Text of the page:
The moon is held to be the origin of life. Its seemingly magical ability to undergo metamorphosis from a thin sliver to a full orb, to disappear completely only to return and continue the process all over again, made it a natural symbol for cycles of life and the basis for the reckoning of time. “Months” are typically counted from new moon to new moon, with 13 months occurring in a year. The predictability of this 29%-day cycle made the moon the celestial body of choice to mark religious ceremonies, with many being held at the new moon.
The moon's cycle is linked to the seasons, agricultural phenomena, and the menstrual cycle of a woman because of her seemingly “magical” ability to cause blood to appear at intervals that closely correspond to the moon's cycle. For this reason, the moon is considered to have feminine attributes. Among the Akan, Bambuti, Dorobo, Luo, and Sandawe, the moon is a feminine deity. Other cultures perceive the moon as a companion of God or the mother (or sister of the sun). In some areas of the continent, women track their pregnancy in terms of lunar months.
The connection between the moon and women as the origin of life could factor into creation stories that hold the moon to be connected to life and death. Among the San, the moon decreed that people were to die and come back just as the moon dies and returns, but the hare contradicted the moon's proclamation by saying people will die and stay dead. The quarrel was settled by decreeing that men and women will die, but are to have children, increasing the number of the San. In a similar story from the Congo, a toad quarrels with the moon over creating humans. The toad creates humans first, but the moon is outraged, descends to Earth, consumes the toad, creates humans who are more intelligent and live longer, and ascends back into the sky. In Zimbabwe, the first human created was Mwuetsi, the moon. Tore, the creator god of peoples of the DRC, also used the moon to create the first man. In ancient Kernet, the origin of human souls and the Nile River was the moon. In addition, Hathor and Isis were identified with the moon.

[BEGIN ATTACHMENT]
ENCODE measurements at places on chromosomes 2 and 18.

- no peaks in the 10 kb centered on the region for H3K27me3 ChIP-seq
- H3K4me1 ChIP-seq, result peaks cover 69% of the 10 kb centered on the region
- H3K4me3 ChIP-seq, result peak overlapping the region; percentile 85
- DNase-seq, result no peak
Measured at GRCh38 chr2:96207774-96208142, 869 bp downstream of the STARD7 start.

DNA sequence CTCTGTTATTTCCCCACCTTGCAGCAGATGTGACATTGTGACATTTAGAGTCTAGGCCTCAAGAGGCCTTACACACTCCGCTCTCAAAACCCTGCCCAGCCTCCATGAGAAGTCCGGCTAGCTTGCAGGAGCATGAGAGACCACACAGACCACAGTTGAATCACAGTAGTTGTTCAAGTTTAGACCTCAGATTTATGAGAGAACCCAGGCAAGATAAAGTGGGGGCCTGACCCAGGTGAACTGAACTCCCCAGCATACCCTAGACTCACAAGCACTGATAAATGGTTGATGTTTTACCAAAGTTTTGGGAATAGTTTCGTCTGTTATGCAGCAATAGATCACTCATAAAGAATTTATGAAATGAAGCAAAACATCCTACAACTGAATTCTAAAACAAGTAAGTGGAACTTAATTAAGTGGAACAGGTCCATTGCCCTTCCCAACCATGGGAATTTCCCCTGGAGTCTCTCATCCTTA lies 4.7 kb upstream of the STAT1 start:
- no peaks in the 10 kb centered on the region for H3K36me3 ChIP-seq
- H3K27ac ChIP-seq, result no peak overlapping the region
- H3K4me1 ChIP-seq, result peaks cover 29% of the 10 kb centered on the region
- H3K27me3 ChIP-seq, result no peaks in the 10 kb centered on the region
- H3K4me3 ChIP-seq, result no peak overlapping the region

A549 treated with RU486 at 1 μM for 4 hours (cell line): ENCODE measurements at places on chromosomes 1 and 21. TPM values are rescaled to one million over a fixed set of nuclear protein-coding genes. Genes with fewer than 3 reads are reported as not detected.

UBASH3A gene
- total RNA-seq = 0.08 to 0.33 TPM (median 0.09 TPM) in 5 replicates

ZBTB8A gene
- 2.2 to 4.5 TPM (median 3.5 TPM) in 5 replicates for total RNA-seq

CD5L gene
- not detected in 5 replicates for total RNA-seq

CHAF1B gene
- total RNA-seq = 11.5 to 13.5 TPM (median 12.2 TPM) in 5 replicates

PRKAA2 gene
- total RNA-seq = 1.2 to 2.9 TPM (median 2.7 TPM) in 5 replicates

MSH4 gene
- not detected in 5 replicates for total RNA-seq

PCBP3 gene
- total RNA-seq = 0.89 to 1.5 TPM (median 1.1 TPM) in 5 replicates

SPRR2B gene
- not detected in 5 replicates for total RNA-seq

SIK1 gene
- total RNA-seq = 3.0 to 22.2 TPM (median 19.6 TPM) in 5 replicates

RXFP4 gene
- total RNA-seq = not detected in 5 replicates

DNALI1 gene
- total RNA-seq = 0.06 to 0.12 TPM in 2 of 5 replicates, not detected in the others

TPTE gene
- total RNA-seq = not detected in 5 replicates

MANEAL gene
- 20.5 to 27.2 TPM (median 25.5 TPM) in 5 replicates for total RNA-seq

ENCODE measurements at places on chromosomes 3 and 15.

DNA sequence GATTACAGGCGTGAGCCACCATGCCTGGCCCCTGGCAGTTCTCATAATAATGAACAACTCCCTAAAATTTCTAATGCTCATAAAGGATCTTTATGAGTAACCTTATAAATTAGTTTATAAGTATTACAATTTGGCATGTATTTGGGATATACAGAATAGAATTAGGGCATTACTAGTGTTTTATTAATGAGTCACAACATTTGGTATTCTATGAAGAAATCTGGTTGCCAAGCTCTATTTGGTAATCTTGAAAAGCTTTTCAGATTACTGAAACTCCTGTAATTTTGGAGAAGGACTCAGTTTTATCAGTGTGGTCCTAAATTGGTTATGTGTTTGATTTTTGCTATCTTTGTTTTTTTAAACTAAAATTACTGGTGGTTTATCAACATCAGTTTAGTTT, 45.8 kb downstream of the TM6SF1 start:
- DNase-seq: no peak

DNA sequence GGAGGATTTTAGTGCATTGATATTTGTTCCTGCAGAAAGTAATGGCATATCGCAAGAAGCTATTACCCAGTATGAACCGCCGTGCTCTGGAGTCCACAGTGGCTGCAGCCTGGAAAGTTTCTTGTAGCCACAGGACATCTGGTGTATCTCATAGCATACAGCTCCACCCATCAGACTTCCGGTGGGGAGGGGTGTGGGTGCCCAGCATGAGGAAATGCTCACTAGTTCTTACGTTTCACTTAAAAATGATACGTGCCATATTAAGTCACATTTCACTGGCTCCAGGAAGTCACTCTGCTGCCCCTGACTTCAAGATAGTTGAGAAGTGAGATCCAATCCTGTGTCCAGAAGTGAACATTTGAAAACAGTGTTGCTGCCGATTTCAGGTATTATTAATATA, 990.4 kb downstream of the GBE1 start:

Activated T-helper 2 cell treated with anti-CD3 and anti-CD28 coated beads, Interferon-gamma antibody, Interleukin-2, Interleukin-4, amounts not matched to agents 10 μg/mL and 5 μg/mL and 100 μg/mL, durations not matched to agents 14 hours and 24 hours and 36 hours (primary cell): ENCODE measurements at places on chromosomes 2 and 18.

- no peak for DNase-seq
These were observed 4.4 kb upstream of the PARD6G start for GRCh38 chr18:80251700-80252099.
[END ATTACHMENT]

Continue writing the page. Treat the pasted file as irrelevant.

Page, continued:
The moon was not always figured as feminine: Khonsu and Djehuty of ancient Kernet were lunar deities with masculine attributes. Heru, the consummate neter (god) of masculinity, was associated with the moon as the night version of the sun. Perhaps the Nuer echo this when the say God shines through the moon. The Zulu maintain the moon has two wives.
The moon is also used to time religious ceremonies. The Katab and Nuer hold ceremonies at the new moon in which they ask for god's prosperity. Others wait for just the presence of the moon to chase away spirits associated with epidemics. Some Ewe believe that the land of the spirits is in the moon.



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Further Reading

  • Clark, R. T. R. (1959). Myth and Symbol in Ancient Egypt. London: Thames and Hudson.
  • Mbiti, J. (1969). African Religions and Philosophy. London: Heinemann.